My wife and I have relatives on a reservation in NW Wisconsin; one of whom is our eleven year old grandson, Ozaawaa, who, along with his five other siblings and extended family, has continued to educate me about Native America since his birth; hence my good-sized library that includes your books, among others, “Neither Wolf Nor Dog;” “the Wolf at Twilight;”“The Girl Who Sang to the Buffalo;” and Chief Joseph.

    I recently gifted “Neither Wolf Nor Dog,” to a neighbor whose farm adjoins mine 100-miles northwest of Red Lake, and who will likely purchase “the Wolf at Twilight,” himself after that read. It was enlightening for me to learn that both he, and his 85-year old dad who ‘walked on’ four years ago, were knowledgeable and conscientious about indigenous people, while living in a NW Minnesota community not necessarily known for its broadminded viewpoint toward people different than themselves.

    Last September Ozaawaa and I took a little trip up Mikinaak Creek in the jonboat; it took a couple hours to paddle upstream on the slow flowing tributary of the Roseau River. In two places we had to portage to access beaver ponds; I pulled the small craft over the creek bank to the other side. He carried paddles. We talked and ate lunch at one point. It was a beautiful day.

    I enjoy just being quiet when I’m on the creek or in the field or the woods. Yet, I can be a little gabby too, when there’s something I think he should know or be aware of. Ozaawaa is fun to be around, but like with many kids, you don’t always know if he’s listening, so when this happened I had to write it down when we got home; I do a lot of writing . . .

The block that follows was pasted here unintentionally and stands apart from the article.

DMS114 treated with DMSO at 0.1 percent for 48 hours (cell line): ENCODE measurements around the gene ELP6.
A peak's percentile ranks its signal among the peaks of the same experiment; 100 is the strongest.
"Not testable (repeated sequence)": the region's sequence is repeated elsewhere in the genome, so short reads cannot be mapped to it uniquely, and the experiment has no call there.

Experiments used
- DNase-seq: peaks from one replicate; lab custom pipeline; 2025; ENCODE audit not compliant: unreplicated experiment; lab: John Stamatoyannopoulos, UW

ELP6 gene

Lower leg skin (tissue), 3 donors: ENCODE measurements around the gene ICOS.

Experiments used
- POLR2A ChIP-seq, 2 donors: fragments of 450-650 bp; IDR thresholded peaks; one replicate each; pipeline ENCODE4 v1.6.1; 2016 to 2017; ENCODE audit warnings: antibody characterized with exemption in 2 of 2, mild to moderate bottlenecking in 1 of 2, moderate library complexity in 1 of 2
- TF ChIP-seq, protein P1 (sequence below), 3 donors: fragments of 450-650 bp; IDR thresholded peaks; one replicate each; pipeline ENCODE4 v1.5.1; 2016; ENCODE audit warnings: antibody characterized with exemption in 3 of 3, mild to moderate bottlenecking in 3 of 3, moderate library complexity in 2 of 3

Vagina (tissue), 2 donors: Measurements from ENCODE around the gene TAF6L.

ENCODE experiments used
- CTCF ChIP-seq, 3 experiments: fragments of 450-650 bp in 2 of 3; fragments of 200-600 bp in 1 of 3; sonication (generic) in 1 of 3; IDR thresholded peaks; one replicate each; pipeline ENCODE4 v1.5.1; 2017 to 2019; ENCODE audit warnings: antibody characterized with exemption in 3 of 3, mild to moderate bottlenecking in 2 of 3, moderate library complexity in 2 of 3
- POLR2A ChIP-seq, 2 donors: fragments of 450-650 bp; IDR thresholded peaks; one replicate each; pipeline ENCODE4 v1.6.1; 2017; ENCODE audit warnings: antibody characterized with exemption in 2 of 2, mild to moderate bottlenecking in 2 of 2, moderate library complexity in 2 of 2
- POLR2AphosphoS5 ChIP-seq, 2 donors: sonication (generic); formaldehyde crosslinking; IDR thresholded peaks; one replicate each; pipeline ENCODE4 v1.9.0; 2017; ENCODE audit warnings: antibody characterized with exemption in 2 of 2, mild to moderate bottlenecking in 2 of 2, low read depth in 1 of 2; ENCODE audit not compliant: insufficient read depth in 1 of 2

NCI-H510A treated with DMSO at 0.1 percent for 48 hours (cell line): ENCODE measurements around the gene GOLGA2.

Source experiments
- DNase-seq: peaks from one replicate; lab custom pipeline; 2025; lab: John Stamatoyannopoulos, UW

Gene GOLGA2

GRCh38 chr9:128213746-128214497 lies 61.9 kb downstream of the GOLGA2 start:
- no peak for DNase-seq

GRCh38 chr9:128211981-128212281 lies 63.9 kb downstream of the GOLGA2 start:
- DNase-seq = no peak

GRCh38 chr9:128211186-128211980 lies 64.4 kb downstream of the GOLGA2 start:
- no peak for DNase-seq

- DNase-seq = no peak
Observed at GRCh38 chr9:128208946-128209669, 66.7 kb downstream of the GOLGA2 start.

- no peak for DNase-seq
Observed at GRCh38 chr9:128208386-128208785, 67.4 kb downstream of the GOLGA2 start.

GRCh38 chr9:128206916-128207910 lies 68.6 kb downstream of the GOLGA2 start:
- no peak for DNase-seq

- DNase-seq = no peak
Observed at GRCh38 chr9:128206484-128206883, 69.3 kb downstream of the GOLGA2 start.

“Well, the Europeans, and later, the Americans, stopped at nothing to get what they wanted from the land. They made treaties they never intended to keep, they greedily wiped out the beaver for their fur, killed almost all the buffalo on the Great Plains in an attempt to defeat the Dakotah and other Indigenous people. Genocide of Native people was common currency . . .”

    “So is racism, “ Ozaawaa said, shocking me into momentary speechlessness.

    He had been listening . . .

    “Yes, Ozaawaa, it still is.”

  15. Hi Kent
    I travelled to Canada in 2016 and at an exhibition of first nations art, I became aware of this issue. We did a similar thing in Australia, only they were called missions and were run by the church. The net result was the same, removal from families and cruel treatment of the indigenous children. I feel that the Canadian government is doing more to reflect on past actions and try to make some sort of amendment. Our current government refuses to even acknowledge the needs of our first nations people.
    Unfortunately, I am sure that Canada and Australia are not the only countries where white people reigned supreme. I am so embarrassed by the behaviour and my heart goes out to all of those affected.